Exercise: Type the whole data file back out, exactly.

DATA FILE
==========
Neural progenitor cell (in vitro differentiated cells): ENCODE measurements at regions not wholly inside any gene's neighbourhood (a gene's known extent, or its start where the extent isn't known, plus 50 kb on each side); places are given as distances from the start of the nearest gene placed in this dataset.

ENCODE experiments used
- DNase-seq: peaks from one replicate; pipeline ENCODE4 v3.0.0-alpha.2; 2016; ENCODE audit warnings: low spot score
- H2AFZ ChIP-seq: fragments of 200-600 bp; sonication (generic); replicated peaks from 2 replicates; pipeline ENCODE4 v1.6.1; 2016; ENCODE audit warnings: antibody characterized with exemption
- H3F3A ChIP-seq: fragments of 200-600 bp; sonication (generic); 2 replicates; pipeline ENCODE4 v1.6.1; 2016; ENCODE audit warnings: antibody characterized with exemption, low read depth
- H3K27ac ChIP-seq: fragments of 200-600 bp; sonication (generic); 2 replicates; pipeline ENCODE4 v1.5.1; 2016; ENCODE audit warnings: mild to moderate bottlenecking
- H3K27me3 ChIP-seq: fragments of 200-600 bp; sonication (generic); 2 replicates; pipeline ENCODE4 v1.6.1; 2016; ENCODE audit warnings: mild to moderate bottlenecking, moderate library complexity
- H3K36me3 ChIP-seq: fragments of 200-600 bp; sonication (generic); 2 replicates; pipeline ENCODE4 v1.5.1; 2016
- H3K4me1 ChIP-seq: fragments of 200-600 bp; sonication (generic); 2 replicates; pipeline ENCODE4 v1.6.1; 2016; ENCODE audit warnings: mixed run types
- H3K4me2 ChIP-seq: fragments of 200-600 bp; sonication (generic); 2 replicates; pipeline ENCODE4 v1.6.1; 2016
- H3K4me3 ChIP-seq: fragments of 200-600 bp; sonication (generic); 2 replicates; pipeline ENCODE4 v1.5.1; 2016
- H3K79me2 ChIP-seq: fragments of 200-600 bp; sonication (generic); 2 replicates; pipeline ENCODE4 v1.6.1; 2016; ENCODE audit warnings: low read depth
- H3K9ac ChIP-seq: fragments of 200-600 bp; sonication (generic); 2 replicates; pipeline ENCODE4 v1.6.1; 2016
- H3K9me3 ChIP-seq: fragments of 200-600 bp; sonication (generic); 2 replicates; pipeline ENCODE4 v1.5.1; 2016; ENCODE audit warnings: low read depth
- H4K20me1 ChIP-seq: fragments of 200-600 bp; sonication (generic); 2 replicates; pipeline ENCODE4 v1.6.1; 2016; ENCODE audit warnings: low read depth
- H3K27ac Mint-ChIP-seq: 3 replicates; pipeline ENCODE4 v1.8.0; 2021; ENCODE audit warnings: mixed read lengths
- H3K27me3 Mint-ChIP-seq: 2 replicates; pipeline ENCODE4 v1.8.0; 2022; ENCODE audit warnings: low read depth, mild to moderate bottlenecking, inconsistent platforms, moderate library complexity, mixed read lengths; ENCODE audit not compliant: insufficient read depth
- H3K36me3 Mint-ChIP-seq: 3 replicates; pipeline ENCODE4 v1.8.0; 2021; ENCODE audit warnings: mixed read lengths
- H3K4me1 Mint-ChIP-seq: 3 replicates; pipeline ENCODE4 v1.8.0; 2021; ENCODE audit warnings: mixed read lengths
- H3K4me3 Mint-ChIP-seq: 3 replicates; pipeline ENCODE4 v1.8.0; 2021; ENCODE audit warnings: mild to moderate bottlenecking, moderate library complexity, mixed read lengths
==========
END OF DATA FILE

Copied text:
Neural progenitor cell (in vitro differentiated cells): ENCODE measurements at regions not wholly inside any gene's neighbourhood (a gene's known extent, or its start where the extent isn't known, plus 50 kb on each side); places are given as distances from the start of the nearest gene placed in this dataset.

ENCODE experiments used
- DNase-seq: peaks from one replicate; pipeline ENCODE4 v3.0.0-alpha.2; 2016; ENCODE audit warnings: low spot score
- H2AFZ ChIP-seq: fragments of 200-600 bp; sonication (generic); replicated peaks from 2 replicates; pipeline ENCODE4 v1.6.1; 2016; ENCODE audit warnings: antibody characterized with exemption
- H3F3A ChIP-seq: fragments of 200-600 bp; sonication (generic); 2 replicates; pipeline ENCODE4 v1.6.1; 2016; ENCODE audit warnings: antibody characterized with exemption, low read depth
- H3K27ac ChIP-seq: fragments of 200-600 bp; sonication (generic); 2 replicates; pipeline ENCODE4 v1.5.1; 2016; ENCODE audit warnings: mild to moderate bottlenecking
- H3K27me3 ChIP-seq: fragments of 200-600 bp; sonication (generic); 2 replicates; pipeline ENCODE4 v1.6.1; 2016; ENCODE audit warnings: mild to moderate bottlenecking, moderate library complexity
- H3K36me3 ChIP-seq: fragments of 200-600 bp; sonication (generic); 2 replicates; pipeline ENCODE4 v1.5.1; 2016
- H3K4me1 ChIP-seq: fragments of 200-600 bp; sonication (generic); 2 replicates; pipeline ENCODE4 v1.6.1; 2016; ENCODE audit warnings: mixed run types
- H3K4me2 ChIP-seq: fragments of 200-600 bp; sonication (generic); 2 replicates; pipeline ENCODE4 v1.6.1; 2016
- H3K4me3 ChIP-seq: fragments of 200-600 bp; sonication (generic); 2 replicates; pipeline ENCODE4 v1.5.1; 2016
- H3K79me2 ChIP-seq: fragments of 200-600 bp; sonication (generic); 2 replicates; pipeline ENCODE4 v1.6.1; 2016; ENCODE audit warnings: low read depth
- H3K9ac ChIP-seq: fragments of 200-600 bp; sonication (generic); 2 replicates; pipeline ENCODE4 v1.6.1; 2016
- H3K9me3 ChIP-seq: fragments of 200-600 bp; sonication (generic); 2 replicates; pipeline ENCODE4 v1.5.1; 2016; ENCODE audit warnings: low read depth
- H4K20me1 ChIP-seq: fragments of 200-600 bp; sonication (generic); 2 replicates; pipeline ENCODE4 v1.6.1; 2016; ENCODE audit warnings: low read depth
- H3K27ac Mint-ChIP-seq: 3 replicates; pipeline ENCODE4 v1.8.0; 2021; ENCODE audit warnings: mixed read lengths
- H3K27me3 Mint-ChIP-seq: 2 replicates; pipeline ENCODE4 v1.8.0; 2022; ENCODE audit warnings: low read depth, mild to moderate bottlenecking, inconsistent platforms, moderate library complexity, mixed read lengths; ENCODE audit not compliant: insufficient read depth
- H3K36me3 Mint-ChIP-seq: 3 replicates; pipeline ENCODE4 v1.8.0; 2021; ENCODE audit warnings: mixed read lengths
- H3K4me1 Mint-ChIP-seq: 3 replicates; pipeline ENCODE4 v1.8.0; 2021; ENCODE audit warnings: mixed read lengths
- H3K4me3 Mint-ChIP-seq: 3 replicates; pipeline ENCODE4 v1.8.0; 2021; ENCODE audit warnings: mild to moderate bottlenecking, moderate library complexity, mixed read lengths